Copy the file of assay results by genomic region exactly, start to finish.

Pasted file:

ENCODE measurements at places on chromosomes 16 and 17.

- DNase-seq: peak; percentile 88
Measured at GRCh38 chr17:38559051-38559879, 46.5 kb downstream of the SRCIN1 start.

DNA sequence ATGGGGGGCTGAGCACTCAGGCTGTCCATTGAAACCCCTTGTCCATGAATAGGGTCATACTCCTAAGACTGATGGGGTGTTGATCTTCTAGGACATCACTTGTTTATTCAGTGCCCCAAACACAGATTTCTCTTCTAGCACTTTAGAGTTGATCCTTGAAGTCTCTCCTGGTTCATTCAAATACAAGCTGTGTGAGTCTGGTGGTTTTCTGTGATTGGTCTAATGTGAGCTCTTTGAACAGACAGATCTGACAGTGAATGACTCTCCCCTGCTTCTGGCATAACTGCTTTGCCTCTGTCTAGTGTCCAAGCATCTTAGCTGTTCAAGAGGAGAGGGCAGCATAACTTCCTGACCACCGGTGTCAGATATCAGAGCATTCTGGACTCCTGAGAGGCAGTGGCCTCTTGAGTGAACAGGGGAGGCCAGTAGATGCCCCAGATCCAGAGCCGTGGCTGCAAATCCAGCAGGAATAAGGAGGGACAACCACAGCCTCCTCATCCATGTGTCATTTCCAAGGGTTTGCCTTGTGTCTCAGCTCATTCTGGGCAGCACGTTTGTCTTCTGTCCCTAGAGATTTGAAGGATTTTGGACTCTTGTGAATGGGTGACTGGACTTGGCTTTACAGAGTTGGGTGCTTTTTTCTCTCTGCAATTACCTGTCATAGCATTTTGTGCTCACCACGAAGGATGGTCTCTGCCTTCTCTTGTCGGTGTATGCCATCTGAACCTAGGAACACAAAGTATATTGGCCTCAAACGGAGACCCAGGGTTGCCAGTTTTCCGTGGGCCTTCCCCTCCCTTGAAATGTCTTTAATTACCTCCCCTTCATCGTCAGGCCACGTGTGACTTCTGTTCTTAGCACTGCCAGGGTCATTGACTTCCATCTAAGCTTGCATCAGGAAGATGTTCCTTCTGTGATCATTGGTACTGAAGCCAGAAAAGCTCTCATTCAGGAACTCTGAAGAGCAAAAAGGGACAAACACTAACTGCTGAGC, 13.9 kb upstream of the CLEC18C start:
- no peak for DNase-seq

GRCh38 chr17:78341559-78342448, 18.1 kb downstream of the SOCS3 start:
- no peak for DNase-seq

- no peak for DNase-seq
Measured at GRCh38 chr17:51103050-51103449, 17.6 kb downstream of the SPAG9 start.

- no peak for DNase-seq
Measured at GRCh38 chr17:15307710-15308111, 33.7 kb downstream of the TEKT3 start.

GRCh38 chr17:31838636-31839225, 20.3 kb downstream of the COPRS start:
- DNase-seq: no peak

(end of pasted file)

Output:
ENCODE measurements at places on chromosomes 16 and 17.

- DNase-seq: peak; percentile 88
Measured at GRCh38 chr17:38559051-38559879, 46.5 kb downstream of the SRCIN1 start.

DNA sequence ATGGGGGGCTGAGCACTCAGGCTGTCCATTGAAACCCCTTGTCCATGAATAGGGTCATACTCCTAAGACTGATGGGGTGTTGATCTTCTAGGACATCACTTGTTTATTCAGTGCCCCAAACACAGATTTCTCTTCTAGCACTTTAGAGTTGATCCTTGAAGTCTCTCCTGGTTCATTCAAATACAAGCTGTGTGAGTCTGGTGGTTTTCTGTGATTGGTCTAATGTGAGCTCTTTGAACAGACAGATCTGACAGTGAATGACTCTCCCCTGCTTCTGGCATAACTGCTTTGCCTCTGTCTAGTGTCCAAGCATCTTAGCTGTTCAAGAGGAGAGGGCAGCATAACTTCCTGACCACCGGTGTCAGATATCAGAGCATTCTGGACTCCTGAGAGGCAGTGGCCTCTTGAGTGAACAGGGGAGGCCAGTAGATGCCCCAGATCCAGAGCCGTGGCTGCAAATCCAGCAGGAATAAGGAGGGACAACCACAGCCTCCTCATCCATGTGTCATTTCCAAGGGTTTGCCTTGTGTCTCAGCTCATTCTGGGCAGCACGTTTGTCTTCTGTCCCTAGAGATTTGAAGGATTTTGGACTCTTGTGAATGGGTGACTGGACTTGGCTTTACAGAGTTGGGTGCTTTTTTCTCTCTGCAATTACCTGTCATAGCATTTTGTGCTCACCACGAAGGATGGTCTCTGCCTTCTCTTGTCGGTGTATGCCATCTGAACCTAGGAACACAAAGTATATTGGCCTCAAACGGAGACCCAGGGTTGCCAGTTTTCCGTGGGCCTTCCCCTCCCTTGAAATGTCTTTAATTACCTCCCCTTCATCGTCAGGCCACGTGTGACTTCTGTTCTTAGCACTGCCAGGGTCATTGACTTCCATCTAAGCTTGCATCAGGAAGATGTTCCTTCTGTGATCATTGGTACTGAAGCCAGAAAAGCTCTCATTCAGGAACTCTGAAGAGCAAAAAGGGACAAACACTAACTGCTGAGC, 13.9 kb upstream of the CLEC18C start:
- no peak for DNase-seq

GRCh38 chr17:78341559-78342448, 18.1 kb downstream of the SOCS3 start:
- no peak for DNase-seq

- no peak for DNase-seq
Measured at GRCh38 chr17:51103050-51103449, 17.6 kb downstream of the SPAG9 start.

- no peak for DNase-seq
Measured at GRCh38 chr17:15307710-15308111, 33.7 kb downstream of the TEKT3 start.

GRCh38 chr17:31838636-31839225, 20.3 kb downstream of the COPRS start:
- DNase-seq: no peak